As you begin the process of changing your business focus from products to customers and prepare to undertake building the organisational structure to support that change in focus, your measures of performance need to change as well. For two weeks, we will review the business metrics and analytics that support your organisation’s transformation to customer relationship management (CRM).
Understanding customers and developing customer intelligence will obviously drive many of your initial CRM initiatives. New business metrics and supporting analyses are also required in order to continually monitor the customer dimension of your business.
Transforming business metrics
Traditionally, organisations have developed the metrics necessary to support a particular business focus or measure performance of a specific division. Therefore, it is not surprising that most organisations find that different parts of the organisation are focused on very different metrics.
Most organisations today have business performance measures related to these three Ps —product, place and programme performance. Let us review these three in little detail.
Product performance metrics
Measuring product success is an important part of successfully managing products. There are three kinds of metrics that need to be tracked by the product management:
(1) Overall success metrics tied to the profit equation of the company
(2) Scientific measures of whether product initiatives are successful
(3) Diagnostic metrics to better understand ‘why’
Overall success metrics
What is your product’s purpose? How is it achieving that purpose? How does product success yield company benefit? What numbers need to change to earn more revenue?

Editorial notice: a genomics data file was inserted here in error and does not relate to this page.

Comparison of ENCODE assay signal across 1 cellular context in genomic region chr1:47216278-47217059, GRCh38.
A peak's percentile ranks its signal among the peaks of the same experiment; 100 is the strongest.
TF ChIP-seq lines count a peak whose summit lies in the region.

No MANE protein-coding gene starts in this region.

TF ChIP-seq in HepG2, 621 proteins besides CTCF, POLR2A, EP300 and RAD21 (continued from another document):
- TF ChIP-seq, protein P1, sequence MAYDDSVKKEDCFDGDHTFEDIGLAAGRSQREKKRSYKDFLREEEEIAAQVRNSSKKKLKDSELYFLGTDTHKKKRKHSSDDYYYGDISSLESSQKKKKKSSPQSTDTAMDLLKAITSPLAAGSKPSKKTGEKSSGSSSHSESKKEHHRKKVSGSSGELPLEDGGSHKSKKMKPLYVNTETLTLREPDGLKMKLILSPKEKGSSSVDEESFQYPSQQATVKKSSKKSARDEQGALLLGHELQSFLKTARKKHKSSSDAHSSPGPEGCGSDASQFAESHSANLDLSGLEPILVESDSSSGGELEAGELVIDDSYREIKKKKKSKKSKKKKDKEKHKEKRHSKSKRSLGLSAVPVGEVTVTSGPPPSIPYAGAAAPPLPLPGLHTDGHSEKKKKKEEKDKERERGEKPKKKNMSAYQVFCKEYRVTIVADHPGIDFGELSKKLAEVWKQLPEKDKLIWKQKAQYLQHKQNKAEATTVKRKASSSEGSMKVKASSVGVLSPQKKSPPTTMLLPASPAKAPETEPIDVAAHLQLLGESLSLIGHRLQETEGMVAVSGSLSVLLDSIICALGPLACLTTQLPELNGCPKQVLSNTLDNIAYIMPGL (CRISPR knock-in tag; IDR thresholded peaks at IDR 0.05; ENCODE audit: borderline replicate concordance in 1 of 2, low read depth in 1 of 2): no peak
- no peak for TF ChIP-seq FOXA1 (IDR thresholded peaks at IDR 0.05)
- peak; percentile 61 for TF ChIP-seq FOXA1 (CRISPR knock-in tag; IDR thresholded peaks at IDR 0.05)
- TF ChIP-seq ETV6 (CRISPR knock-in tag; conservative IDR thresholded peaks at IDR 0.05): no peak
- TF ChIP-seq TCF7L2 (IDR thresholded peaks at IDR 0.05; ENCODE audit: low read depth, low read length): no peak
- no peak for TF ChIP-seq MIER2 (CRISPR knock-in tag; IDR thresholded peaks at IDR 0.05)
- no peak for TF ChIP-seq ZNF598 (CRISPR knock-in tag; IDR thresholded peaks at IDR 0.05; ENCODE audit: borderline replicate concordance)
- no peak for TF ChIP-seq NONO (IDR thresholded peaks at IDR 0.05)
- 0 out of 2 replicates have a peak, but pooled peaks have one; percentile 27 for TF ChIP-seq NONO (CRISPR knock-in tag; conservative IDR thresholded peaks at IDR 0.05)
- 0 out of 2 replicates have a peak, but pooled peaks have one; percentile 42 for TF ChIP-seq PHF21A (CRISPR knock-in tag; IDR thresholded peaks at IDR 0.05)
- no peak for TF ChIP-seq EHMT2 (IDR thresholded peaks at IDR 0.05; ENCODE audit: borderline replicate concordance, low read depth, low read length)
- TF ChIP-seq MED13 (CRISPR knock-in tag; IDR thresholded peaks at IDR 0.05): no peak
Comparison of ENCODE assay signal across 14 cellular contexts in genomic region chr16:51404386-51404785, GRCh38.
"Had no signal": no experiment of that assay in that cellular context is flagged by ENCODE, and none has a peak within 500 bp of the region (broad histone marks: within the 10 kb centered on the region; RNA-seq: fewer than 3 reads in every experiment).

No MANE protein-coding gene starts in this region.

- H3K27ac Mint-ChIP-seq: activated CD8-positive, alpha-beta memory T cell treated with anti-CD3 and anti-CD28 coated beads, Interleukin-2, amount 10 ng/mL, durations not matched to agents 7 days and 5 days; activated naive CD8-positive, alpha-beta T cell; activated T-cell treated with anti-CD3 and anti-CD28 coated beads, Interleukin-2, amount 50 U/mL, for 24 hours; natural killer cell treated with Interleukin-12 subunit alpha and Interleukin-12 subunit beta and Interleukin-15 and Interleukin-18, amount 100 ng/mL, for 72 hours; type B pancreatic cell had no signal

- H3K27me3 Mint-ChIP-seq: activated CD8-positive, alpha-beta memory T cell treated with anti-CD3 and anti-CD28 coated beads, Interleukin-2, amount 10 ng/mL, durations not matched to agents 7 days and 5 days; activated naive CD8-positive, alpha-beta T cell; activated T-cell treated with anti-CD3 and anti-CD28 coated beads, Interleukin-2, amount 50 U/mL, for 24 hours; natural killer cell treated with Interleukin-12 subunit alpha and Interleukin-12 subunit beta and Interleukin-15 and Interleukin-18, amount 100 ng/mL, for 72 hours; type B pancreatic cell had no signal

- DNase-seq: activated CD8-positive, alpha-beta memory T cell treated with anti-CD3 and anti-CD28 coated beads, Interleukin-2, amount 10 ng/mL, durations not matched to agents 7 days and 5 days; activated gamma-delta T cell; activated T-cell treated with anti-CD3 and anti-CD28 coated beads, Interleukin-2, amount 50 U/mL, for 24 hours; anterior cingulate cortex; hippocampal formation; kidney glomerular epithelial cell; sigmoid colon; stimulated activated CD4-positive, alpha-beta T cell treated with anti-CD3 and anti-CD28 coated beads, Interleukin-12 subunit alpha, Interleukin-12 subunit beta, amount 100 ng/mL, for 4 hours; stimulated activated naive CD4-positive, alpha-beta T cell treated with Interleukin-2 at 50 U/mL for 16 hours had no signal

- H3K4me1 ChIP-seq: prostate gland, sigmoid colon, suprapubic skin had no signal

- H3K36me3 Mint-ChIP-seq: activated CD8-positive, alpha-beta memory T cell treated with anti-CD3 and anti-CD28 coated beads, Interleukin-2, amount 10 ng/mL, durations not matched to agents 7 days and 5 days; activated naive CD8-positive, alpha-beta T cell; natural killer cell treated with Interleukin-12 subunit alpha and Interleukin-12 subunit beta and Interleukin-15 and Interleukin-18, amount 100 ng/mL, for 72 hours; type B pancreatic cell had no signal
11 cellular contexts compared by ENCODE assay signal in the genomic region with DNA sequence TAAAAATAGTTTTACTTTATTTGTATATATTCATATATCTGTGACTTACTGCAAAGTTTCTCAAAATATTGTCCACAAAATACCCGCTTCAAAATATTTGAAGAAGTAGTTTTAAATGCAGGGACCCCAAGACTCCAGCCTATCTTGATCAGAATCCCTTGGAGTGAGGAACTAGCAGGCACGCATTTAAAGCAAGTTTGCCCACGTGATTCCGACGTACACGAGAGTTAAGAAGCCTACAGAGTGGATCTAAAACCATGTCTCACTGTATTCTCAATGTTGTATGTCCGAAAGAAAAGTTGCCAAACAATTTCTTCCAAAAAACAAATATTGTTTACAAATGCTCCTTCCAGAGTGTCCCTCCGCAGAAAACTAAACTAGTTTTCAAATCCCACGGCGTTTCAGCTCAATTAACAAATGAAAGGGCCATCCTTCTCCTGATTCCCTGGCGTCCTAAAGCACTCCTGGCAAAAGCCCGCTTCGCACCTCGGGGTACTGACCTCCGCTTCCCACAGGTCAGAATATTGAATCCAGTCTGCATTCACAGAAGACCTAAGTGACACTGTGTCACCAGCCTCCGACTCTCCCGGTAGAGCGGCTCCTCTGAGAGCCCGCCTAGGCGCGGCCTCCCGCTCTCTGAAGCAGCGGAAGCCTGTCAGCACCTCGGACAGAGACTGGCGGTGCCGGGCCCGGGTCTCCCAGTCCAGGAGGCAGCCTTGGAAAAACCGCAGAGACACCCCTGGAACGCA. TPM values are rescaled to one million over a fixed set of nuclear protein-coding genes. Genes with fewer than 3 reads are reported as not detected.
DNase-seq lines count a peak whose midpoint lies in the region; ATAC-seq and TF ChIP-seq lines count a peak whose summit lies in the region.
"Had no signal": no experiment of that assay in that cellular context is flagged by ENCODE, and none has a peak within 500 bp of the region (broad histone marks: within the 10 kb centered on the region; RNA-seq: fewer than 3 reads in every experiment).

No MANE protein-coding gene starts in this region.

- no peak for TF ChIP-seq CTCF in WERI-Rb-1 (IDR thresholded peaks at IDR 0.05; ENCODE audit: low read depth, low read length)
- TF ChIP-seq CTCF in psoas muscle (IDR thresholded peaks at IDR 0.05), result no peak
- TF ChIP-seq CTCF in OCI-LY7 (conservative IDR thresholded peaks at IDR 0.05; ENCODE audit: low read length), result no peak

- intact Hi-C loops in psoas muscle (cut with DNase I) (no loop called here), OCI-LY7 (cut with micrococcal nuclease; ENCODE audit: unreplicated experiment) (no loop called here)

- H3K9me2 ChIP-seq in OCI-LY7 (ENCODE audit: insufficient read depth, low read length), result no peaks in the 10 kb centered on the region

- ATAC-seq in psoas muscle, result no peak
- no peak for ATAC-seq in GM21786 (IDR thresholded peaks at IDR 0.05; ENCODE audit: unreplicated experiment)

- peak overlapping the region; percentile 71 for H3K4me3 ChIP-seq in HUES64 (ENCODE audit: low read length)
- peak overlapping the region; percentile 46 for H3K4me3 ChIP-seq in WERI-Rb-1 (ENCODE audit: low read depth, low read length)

Write down the profit equation for the company and continue to translate variables into metrics that are a function of the product. Start simple (Profit = revenue - cost) and get more complex.
Use these metrics to drive strategy decisions and help focus on those areas of the product that are highest leverage. For example, if the Southern Province sales drop-off rate is only 10 percent, then the potential impact of improving it is quite limited. However, if your cost to serve is 1.5 times revenue and increases linearly with volume, then you need to focus on cost reduction measures. This sounds obvious but is overlooked all the time. Concentrating on overall success measures are helpful for directional purposes but are too often used when they shouldn’t be, which is to determine the success or failure of specific product initiatives. That’s where more scientific measures are needed.
Scientific measures of whether product initiatives are successful
To determine whether a particular initiative (all the way down to a bug fix or enhancement) was successful, you must apply a scientific approach. That means measuring the difference in observed metrics from what those metrics would have been had the initiative never been taken off. This is trickier. Many highly successful products were rolled back, disastrous products pushed forward, etc., all because of improper analysis. Here, there are a number of mistakes to avoid:
Misreporting: Often new features require new statistics to be captured or reports to be generated. It’s amazing how serious a reporting bug can be.
Cannibalization:You drive one measure but at the expense of another that you are not measuring.
Confounding factors: The metric goes up or down but is influenced by something other than your product enhancement.
Dependencies: The metric improves but only through interaction with another ‘environmental’ variable. Now the significance of the other variable changing is much higher than it would have been.
Diagnostic metrics to better understand ‘why’
Unless this is your last enhancement to your product, you should work hard to understand how people use it now that the enhancement is in place. Use your product innovation not just to move the overall success metrics forward but to advance your understanding of how you will move them even farther forward in the future.